Exam…the four lettered word that could send shivers down any student’s spine. Along our almost 16 years of school and university education (sorry medical and engineering students, you guys are still staying more), we can vouch that exams are probably the most stressful part of our academic lives. When we have an exam coming up, we have to do a lot of preparation, a lot of studying, and a whole lot of worrying. We sit in a classroom where our thinking process has to be timed to the duration of the exam. Then after that, our responses are assessed according to the teacher’s rubric_which varies from one teacher to another_and we are given a letter grade as an indication of how well we did on that exam. We have grown so accustomed to the idea of exams that we no longer think about its effectiveness anymore. Do they really serve their purpose?
During the past years, there has been an ongoing debate about the effectiveness of standardized testing as a tool to assess students’ performance. Some people argue that such tests do not cater to the students’ different backgrounds, modes of thinking, and capabilities. People are diverse and each excel in a different area, so how can we expect that a single test that is usually rigidly constructed and measuring only a limited area of knowledge and skills, be representative of a whole body of students?
Yeah this could all sound convincing and all, but what could be the alternative, you might ask. How can we then measure the students’ performance, how can we compare them to each other, how can we compare a certain school to another, and even how can we compare a country to a country?
Some have suggested the “portfolio-based assessment”, discussed in this article. It is basically about the teacher gathering the students’ work along the course of a specific subject then assessing his/her progress and how they learned from the subject through student reflections. Later on, random sampling can be used to compare a school or a country’s results to another. It is essentially about choosing random portfolio samples and assessing the progress. This approach is a good idea actually because it measures the students’ performance over a long period of time rather than over one single test.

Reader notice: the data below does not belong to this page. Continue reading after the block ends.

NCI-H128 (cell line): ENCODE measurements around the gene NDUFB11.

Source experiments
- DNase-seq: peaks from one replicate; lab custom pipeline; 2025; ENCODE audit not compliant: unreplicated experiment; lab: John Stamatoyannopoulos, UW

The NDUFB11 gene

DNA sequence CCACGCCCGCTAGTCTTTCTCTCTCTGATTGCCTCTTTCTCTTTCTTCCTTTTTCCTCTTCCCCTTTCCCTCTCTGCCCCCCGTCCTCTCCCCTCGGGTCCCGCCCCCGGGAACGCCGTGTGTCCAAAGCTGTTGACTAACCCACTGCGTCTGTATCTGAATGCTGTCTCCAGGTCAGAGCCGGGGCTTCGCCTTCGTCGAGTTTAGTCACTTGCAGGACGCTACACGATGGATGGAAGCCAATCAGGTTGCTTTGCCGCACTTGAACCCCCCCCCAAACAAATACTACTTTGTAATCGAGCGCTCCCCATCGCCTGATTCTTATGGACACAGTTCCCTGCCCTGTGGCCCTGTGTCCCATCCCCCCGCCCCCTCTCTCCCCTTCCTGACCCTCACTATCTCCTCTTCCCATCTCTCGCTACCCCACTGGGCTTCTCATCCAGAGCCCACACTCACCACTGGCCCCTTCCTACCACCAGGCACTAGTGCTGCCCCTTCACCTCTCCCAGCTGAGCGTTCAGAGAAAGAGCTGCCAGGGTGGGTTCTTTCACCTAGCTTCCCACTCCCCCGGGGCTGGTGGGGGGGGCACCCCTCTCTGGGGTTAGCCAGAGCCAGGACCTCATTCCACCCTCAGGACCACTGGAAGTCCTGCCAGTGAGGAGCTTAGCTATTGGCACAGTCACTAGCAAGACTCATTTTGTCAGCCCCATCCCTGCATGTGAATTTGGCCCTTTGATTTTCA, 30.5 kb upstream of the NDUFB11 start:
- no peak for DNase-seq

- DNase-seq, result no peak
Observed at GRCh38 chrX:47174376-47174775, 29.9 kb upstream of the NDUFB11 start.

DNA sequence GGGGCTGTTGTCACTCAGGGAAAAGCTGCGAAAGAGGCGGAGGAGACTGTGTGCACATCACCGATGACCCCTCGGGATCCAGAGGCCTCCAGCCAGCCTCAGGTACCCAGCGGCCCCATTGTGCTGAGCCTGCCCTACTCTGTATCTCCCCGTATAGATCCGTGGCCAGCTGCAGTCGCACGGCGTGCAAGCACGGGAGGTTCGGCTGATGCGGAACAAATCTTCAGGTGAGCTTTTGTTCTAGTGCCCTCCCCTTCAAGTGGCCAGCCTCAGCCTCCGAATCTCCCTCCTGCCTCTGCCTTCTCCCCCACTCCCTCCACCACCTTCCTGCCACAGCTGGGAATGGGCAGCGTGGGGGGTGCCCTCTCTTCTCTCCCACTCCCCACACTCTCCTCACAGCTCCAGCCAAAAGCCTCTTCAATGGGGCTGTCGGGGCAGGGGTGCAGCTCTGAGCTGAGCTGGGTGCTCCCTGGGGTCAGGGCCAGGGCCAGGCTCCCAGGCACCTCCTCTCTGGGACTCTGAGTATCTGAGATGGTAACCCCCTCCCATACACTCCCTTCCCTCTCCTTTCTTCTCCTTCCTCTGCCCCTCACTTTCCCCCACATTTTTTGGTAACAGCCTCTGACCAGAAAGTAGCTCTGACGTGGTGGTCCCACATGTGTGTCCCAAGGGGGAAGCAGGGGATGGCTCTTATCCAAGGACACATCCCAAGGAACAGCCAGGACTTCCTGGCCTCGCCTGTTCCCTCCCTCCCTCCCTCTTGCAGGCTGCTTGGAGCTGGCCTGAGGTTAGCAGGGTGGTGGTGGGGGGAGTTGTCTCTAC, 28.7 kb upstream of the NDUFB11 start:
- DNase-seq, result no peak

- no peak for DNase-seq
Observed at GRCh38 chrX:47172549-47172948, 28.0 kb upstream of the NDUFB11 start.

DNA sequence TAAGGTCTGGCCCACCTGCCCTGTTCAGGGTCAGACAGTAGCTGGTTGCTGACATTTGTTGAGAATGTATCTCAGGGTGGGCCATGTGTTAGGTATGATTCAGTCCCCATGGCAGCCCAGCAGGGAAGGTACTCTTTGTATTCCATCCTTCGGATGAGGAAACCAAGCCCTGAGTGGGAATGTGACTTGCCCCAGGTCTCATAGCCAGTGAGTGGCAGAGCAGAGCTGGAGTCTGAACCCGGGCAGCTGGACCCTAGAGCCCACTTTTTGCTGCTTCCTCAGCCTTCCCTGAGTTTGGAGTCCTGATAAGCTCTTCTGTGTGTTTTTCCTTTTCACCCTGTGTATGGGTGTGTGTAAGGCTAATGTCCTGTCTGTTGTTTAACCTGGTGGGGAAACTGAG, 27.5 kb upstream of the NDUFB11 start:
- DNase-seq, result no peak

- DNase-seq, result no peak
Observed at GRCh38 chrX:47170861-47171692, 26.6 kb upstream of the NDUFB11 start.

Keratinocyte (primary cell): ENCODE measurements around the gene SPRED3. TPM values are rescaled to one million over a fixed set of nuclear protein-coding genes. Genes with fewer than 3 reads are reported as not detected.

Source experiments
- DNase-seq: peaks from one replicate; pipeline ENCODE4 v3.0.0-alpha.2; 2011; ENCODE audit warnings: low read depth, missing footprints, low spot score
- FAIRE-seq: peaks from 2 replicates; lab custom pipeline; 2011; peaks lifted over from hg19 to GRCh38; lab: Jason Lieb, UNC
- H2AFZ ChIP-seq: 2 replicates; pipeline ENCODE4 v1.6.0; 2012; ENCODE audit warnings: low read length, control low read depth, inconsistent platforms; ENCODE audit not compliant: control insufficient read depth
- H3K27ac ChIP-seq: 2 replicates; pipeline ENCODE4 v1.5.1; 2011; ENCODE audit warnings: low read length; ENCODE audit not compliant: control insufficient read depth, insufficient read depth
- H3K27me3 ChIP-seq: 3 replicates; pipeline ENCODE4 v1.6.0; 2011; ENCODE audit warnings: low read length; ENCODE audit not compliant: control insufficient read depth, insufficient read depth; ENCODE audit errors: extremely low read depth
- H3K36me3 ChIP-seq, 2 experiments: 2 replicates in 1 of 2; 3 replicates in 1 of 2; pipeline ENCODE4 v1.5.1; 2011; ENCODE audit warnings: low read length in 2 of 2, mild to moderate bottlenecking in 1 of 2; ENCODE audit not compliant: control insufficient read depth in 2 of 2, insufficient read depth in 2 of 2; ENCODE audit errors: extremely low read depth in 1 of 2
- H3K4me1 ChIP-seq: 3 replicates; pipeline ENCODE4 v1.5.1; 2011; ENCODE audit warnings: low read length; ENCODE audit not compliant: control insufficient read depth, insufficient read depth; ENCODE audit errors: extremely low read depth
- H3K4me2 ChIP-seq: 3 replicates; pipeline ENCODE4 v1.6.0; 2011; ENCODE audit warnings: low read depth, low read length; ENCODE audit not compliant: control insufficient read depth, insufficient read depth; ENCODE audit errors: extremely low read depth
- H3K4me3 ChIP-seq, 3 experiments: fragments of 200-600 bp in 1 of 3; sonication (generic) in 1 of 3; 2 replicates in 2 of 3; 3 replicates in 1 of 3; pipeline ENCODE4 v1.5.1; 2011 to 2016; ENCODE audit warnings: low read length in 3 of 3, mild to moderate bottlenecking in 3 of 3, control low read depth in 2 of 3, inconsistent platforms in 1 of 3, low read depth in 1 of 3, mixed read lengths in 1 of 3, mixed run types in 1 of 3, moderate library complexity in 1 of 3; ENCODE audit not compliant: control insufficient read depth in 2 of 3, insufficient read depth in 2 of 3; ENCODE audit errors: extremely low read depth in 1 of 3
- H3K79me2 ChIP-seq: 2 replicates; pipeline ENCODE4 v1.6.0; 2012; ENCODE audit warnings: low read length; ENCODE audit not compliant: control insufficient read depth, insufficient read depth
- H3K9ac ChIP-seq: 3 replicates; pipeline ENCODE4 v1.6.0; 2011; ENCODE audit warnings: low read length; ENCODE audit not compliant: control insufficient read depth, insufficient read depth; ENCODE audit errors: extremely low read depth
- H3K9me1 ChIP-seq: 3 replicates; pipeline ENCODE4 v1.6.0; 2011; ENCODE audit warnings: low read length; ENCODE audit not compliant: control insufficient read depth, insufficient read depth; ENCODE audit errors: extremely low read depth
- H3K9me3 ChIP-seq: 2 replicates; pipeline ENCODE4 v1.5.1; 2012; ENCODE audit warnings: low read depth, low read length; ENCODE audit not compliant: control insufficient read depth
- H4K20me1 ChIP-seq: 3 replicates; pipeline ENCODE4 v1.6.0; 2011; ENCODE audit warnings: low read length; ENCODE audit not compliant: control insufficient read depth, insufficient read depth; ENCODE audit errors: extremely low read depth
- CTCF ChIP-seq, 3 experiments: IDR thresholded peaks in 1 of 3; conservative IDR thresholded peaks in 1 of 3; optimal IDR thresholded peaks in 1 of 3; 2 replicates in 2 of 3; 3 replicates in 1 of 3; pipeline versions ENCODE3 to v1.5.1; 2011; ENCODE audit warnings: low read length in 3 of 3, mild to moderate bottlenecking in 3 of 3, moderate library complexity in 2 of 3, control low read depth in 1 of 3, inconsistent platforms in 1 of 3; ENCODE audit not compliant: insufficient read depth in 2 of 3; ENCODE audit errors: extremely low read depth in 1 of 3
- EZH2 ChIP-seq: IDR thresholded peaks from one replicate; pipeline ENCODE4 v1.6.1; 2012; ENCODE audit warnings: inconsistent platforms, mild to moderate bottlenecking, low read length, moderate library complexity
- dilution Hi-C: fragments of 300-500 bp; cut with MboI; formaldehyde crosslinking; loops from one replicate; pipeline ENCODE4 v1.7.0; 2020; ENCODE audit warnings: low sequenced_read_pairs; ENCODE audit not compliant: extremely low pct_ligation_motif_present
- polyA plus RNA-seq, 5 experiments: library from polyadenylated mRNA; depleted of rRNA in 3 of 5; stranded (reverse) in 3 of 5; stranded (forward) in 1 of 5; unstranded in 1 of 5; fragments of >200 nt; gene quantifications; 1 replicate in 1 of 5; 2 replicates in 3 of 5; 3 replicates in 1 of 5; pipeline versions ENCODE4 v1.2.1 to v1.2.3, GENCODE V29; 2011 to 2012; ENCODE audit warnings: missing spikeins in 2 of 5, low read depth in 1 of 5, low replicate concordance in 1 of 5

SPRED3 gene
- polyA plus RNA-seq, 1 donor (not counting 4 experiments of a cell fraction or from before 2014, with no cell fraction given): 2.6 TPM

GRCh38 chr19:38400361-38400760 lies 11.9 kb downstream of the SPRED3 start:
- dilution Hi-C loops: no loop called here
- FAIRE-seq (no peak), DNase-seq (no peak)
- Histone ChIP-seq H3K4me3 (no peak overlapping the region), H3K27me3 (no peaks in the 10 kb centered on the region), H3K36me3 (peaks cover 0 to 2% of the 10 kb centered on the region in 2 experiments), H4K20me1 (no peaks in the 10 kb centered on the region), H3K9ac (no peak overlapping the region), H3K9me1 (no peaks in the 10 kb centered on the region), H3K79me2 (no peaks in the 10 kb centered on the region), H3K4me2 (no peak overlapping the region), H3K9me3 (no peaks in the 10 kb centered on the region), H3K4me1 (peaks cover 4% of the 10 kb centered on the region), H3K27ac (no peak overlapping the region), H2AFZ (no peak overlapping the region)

Another method is the PBAT, also known as performance-based assessment tests, which include, “an analytic essay, a social studies research paper, a science experiment, and an applied mathematics problem.” This method has not yet been tested a lot, but it definitely appears promising due to its incorporation of several aspects of assessment rather than just one, which gives educators a chance to evaluate students more broadly.
Okay so now that we have explored a couple of alternatives for standardized tests, are they still that bad? Don’t they have any pros? In fact, they have plenty. Such tests give the opportunity to parents to see how their children are doing. They are mostly objective because the answers are graded upon a specific rubric usually without any attributes of the students. They make it easier to compare results with other students, schools, and countries. Read more about the pros and cons of standardized testing here.
So apparently reaching a conclusive answer to what constitutes the best way to assess the educational quality of a country cannot be determined through one post, not even numerous research papers. This vital matter requires lots of examination, research, and analysis. I believe it would also differ among the different countries because each has varied educational facilities and diversified cultures. Nevertheless, the most important thing we should keep in mind is the process of students’ learning itself. We should not overwhelm ourselves with how we assess the learning before we make sure students are actually learning something worthwhile. Then the impact of that will be reflected in society.
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